In his book, The Black Swan: The Impact of the Improbable, Nassim Nicholas Taleb points out that humans are prone to two deceptions. First, we think that chaotic events have a pattern to them. That is, we believe that the best way to predict the future is to look at the recent past. Second, we underestimate the importance of rare events. In fact, we believe that rare events are not worth planning for since they are too infrequent to care about. Tony Hayward, the CEO of BP called the Macondo oil spill a one-in-a-million event. (It wasn’t, it is closer to 1 in 1,000.) But even if it were, the enormous consequences means that there is no excuse for not including it in planning at the top levels of the company.
Image from Amazon
As I mentioned earlier, engineers (and many other professionals) are rewarded for being confident in their projections. Managers select projects based on how confident they are about the chance of success. And they are influenced by the confidence of the engineer proposing the project. So everyone learns to speak with more confidence than is safe.
However, overconfidence doesn’t require an external reward. For example, I believe that I am a better than the average driver. I believe I can navigate icy roads safely, and can handle any emergency situation. Everyone believes this. When I first get on an icy road, I drive slowly until several drivers pass me. Then I speed up to match the speed of the other drivers and start passing other cars myself. I know I shouldn’t do this, but I do it anyway. I haven’t been in an accident, so that reinforces my behavior. Similarly, every time I get into my car I don’t explicitly consider the chance that I might kill someone. But I should. And I should be reminded of my fallibilities and the dangers every few minutes, lest my attention wander. I should drive every second as if someone will, not just could, die every time I make a mistake.
Proposals for reducing risk
The solution to oil spills is not to stop drilling offshore because the technology is inherently unreliable and unsafe as some writers recommend. Rather, it is to assume that equipment can fail, that hurricanes will strike, that unexpected rock formations exist, that mistakes in selecting the right mud will be made, and pressure to meet schedules and budgets exist, and then design the mitigation for each.
First, engineers need to admit that they are running experiments whenever they are designing and building something that is even slightly beyond the scope of an existing project. Once engineers admit that what they are doing is an experiment, not just following a recipe in a cookbook, they will be more cognizant of the need to consider the risk, examine alternative methods, take care when collecting data, and to spend more time analyzing the data after the end of the project. Managers also need to consider each project an experiment and remember that experiments can fail. They must be willing to nurture calculated risk taking. They must also be willing accept the cost of mitigation (or the cost of the consequences). It appears that BPs managers failed at this.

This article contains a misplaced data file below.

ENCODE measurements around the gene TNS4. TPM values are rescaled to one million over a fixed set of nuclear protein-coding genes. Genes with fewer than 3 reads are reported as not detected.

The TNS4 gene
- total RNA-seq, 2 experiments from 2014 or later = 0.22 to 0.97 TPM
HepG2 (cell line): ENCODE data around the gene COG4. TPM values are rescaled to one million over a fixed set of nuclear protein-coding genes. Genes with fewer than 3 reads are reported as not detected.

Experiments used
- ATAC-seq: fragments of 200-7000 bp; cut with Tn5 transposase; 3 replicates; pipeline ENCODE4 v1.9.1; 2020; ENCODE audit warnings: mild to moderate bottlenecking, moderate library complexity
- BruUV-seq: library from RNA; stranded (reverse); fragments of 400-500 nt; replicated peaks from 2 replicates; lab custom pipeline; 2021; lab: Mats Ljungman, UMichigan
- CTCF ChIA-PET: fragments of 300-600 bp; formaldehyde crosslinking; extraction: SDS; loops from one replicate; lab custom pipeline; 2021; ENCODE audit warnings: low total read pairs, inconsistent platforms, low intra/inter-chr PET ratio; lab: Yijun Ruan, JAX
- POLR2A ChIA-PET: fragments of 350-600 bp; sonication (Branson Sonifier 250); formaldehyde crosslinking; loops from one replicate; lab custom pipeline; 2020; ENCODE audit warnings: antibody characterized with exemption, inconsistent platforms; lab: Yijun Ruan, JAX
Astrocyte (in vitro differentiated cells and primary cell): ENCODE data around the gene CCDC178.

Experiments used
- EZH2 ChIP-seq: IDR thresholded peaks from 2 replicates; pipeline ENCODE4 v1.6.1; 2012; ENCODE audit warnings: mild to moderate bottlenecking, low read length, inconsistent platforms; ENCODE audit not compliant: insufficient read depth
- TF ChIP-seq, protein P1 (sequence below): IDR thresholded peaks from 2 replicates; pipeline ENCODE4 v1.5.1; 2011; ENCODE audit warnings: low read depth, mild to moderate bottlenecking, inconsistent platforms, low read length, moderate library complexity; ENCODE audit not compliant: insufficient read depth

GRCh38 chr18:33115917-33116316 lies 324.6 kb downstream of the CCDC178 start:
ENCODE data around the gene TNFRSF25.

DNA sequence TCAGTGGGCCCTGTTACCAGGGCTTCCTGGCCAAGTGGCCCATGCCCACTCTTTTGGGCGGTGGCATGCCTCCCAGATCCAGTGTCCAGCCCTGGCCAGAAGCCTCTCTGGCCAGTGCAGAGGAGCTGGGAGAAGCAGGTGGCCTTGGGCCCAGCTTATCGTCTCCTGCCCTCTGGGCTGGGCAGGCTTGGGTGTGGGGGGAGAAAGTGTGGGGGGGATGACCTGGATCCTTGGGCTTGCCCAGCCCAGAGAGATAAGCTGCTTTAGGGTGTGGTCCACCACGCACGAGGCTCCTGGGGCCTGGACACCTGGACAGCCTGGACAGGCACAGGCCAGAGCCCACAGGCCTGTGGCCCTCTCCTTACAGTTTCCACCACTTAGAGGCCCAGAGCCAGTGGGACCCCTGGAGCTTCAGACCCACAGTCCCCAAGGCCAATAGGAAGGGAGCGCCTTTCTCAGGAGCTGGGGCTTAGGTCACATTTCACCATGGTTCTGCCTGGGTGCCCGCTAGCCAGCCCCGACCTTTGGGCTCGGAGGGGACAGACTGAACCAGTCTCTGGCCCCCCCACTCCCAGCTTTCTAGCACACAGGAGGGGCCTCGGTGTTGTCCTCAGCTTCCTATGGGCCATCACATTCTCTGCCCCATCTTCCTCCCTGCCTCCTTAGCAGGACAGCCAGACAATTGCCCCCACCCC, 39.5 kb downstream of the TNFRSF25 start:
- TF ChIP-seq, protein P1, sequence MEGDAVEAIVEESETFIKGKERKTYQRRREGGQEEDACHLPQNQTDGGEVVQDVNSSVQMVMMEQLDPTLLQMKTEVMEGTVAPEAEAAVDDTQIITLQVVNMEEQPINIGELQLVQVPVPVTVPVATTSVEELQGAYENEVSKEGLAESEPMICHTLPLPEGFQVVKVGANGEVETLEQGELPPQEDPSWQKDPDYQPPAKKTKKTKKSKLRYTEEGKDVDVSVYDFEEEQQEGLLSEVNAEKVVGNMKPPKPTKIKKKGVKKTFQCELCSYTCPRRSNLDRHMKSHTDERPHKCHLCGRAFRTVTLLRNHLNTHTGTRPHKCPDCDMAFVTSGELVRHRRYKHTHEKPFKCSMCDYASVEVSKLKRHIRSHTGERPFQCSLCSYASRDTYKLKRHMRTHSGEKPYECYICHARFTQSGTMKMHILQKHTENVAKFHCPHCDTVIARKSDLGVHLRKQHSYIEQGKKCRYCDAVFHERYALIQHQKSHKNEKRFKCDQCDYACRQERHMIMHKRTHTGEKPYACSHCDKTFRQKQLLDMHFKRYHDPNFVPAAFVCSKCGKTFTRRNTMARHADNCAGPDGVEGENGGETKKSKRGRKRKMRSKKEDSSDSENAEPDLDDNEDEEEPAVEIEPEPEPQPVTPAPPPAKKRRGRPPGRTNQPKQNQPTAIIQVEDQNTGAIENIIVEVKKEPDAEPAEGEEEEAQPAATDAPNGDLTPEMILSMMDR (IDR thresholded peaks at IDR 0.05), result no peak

Second, engineers need to be more open about their work. In other fields like physical science and medicine, researchers are encouraged to disclose the results of their work and solicit peer review. Engineers rarely publish their findings, for two reasons. First, they are not paid to. Second, nearly all of their work is considered proprietary by management. Even work that would benefit the industry as a whole, like new safety ideas or techniques to protect the environment are often hidden from competitors. The government needs to encourage or enforce sharing of safety data, require public reporting of near-miss incidents, and set standards for best practices. Currently, the government relies too heavily on industry expertise. To adequately police industry, the government needs to start hiring engineers as regulators, recruiting at top universities, paying competitive salaries, and conducting its own research.
Unfortunately, I don’t have high hopes that government regulators, investors, and managers learn the correct lessons from the Macondo oil spill. Rather than looking at the systemic causes of accidents, we will ban offshore drilling for a few months to assuage the public. Then regulators will write new rules like requiring acoustic transducers that shows they are getting tough and reforming the industry. But they won’t do anything that actually encourages critical thinking or processes that channel engineers to do the right thing. Then once the public outcry dies down, new technology, risk creep, and overconfidence will return. But it will be invisible until the next accident happens and we are all left wondering again how something awful like that could happen in America.
[Update1: On June 22, a federal judge issued an injunction that struck down the Obama administration’s six-month offshore drilling ban. The Justice Department is preparing an appeal.]
[Update2: I just noticed a really eerie coincidence. In the sixth paragraph, there is a hyperlink to a report that provides the counts of total offshore oil wells and blowouts. The report is dated April 20, 2010, the same day of the Deepwater Horizon accident.]
[Update3: There is a recent AP story that points to some of the same human errors as this blog post.]